A Lobster's Life and Biology
Two kinds of lobster-like crustaceans exist in United States waters. The "true" lobster (the American lobster) is designated as such to differentiate it from the other form found here, the spiny lobster. The two, from different families, display two differences:
1. The true lobster has claws on the first four legs, lacking in the spiny lobster;
2. The spiny lobster has a pair of horns above the eyes, lacking in the true lobster.
To avoid confusion over common names, it is best to call the true lobster the "American lobster," and the spiny lobster just that.
The item marketed as "lobster tail" usually is a spiny lobster. The spiny lobster is found in warm waters off Florida, in the West Indies, and off southern California.
Record weight for the American lobster is 45 pounds.
The species in each population are identical in all respects.
Inshore lobsters tend to stay in one place, seldom moving more than a mile or so, but deepwater lobsters farther out on the Continental Shelf follow a seasonal migratory pattern shoreward in summer, returning to the Shelf again in the autumn. The record travel so far is 225 miles, covered by a lobster tagged off the Continental Shelf and recovered at Port Jefferson, Long Island, New York.
Colorless. When exposed to oxygen, it develops a bluish color.
The Homarus americanus, The American Lobster, is also known as the Massachusetts lobster, the Maine lobster, the Canadian lobster or the North Atlantic lobster.
The American Lobster is found on the east coast of North America, from Newfoundland to North Carolina. In 1996, more than 70 million pounds of lobsters were landed in the U.S. Approximately 80% of U.S. landings come from Massachusetts, Rhode Island and Maine.
Lobsters usually move around and hunt for food at night. It was once thought that lobsters were scavengers and ate primarily dead things; however, researchers have discovered that lobsters catch mainly fresh food (except for bait) which includes fish, crabs, clams, mussels, sea urchins, and sometimes even other lobsters!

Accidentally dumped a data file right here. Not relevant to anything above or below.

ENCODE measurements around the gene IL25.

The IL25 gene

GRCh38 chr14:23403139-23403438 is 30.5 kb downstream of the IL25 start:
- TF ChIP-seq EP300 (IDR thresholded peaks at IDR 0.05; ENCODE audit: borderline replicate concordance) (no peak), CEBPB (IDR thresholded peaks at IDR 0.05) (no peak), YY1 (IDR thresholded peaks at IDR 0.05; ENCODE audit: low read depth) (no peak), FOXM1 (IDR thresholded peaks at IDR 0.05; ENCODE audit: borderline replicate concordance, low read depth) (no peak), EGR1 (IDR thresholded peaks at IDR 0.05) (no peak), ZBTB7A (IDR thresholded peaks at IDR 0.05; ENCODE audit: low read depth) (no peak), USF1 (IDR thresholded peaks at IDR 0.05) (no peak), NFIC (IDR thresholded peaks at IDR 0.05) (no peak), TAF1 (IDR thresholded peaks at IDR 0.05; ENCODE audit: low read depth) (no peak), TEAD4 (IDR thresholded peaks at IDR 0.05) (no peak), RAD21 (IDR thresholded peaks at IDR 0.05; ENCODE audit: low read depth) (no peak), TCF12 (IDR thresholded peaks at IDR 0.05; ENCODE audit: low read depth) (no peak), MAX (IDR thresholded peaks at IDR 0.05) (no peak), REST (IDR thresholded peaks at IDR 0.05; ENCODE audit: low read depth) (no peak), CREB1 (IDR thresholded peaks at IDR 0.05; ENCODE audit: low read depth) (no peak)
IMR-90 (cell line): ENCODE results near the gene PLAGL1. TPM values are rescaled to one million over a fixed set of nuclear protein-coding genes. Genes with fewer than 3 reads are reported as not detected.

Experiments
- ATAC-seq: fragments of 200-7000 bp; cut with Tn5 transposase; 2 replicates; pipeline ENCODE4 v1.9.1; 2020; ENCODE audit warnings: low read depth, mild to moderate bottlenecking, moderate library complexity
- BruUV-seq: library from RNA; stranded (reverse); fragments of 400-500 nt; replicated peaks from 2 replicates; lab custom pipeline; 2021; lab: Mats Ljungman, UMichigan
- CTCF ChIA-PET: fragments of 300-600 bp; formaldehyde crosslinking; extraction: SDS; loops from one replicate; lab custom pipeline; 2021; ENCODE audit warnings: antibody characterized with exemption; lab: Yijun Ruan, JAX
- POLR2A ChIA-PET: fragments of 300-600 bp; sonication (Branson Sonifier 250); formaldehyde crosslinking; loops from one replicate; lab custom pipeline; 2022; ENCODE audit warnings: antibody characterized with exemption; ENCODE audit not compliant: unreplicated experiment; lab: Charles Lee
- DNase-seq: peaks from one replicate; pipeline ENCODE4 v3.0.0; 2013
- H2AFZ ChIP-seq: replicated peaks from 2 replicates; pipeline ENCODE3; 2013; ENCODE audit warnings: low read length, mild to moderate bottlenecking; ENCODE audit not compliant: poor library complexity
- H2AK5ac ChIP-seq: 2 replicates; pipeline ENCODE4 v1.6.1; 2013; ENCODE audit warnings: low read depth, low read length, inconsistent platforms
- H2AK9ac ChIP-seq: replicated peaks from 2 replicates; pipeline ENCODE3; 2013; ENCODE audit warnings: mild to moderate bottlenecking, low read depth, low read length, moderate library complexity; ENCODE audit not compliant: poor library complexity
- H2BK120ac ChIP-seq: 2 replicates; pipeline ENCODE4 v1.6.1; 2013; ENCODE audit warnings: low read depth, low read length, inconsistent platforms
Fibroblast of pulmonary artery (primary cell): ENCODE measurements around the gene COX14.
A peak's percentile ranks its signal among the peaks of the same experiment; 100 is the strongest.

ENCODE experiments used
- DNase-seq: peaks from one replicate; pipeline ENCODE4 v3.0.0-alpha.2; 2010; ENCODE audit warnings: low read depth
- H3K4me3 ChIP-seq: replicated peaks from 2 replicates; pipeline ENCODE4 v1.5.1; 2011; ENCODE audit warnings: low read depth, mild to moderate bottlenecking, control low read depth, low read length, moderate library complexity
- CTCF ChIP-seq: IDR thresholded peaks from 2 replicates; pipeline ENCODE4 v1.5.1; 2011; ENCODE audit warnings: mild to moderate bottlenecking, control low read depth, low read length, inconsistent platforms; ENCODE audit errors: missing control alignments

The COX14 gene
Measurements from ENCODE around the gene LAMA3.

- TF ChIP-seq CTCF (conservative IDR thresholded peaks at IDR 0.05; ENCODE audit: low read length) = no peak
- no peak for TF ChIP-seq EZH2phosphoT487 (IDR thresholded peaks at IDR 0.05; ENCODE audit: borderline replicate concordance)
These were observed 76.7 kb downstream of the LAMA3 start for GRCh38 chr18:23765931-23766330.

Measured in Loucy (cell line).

Lobster landings have increased significantly in the last decade; however, the number of traps fished and general efficiency of the fishing industry have also increased. In the Northeast it is one of several fishery resources that is considered to be generally overfished. Fishermen and managers, however, are working together to develop management measures which will help insure adequate egg production to sustain the resource and fishery. Presently major conservation measures include safeguarding lobsters smaller than 3-1/4" carapace length. (Carapace length is measured from the rear of the eye socket to the rear of the main body shell). Any lobster that is smaller in carapace length than 3-1/4" must be returned unharmed to the sea. These lobsters are known as "shorts" or "sub-legals." Egg bearing females are also protected, and if caught, must be placed back in the sea. Lobster traps must have escape vents to allow sublegal size lobsters to exit the trap while it is still on the bottom (they can come in, eat, and leave). Not all "shorts" leave, however, and so the lobsterman must then throw them back when they pull their trap onto the boat. Lobster traps must also have biodegradable escape panels which will create a large opening and neutralize the fishing potential of a lost trap.
Small lobsters (less than 1-1/2" carapace length) hide in and about sea weeds and rocky habitat that provide adequate food and shelter from predators. Adolescent lobsters (1-1/2" to 3- 1/2" CL) dominate coastal habitats and offshore areas. They may exhibit minimal migratory behavior. Larger, more mobile, adult lobsters may inhabit deeper waters and may return seasonally to shallow warmer waters.
A female lobster mates primarily when she is in the soft-shell state right after she has shed her shell (molted). Female lobsters can carry live sperm for up to two years. At any time she may decide to fertilize her 3,000-75,000 eggs. By law, a female lobster carrying eggs must be thrown back if it is caught.
Age and Growth
Lobsters grow by molting. This is the process in which they struggle out of their old shells while simultaneously absorbing water which expands their body size. This molting, or shell-shedding, occurs about 25 times in the first 5-7 years of life. Following this cycle, the lobster will weigh approximately one pound and reach minimum legal size. A lobster at minimum legal size may then only molt once per year and increase about 15% in length and 40% in weight. No one has yet found a way to determine the exact age of a lobster. However, based on scientific knowledge of body size at age, the maximum age attained may approach 100 years. They can grow to be 3 feet or more in overall body length.
After molting, lobsters will eat voraciously, often devouring their own recently vacated shells. This replenishment of lost calcium hastens the hardening of the new shell which takes about 14-30 days from the actual loss of the old shell.
Between 20 and 30 molts take place before a lobster reaches the one-pound market size.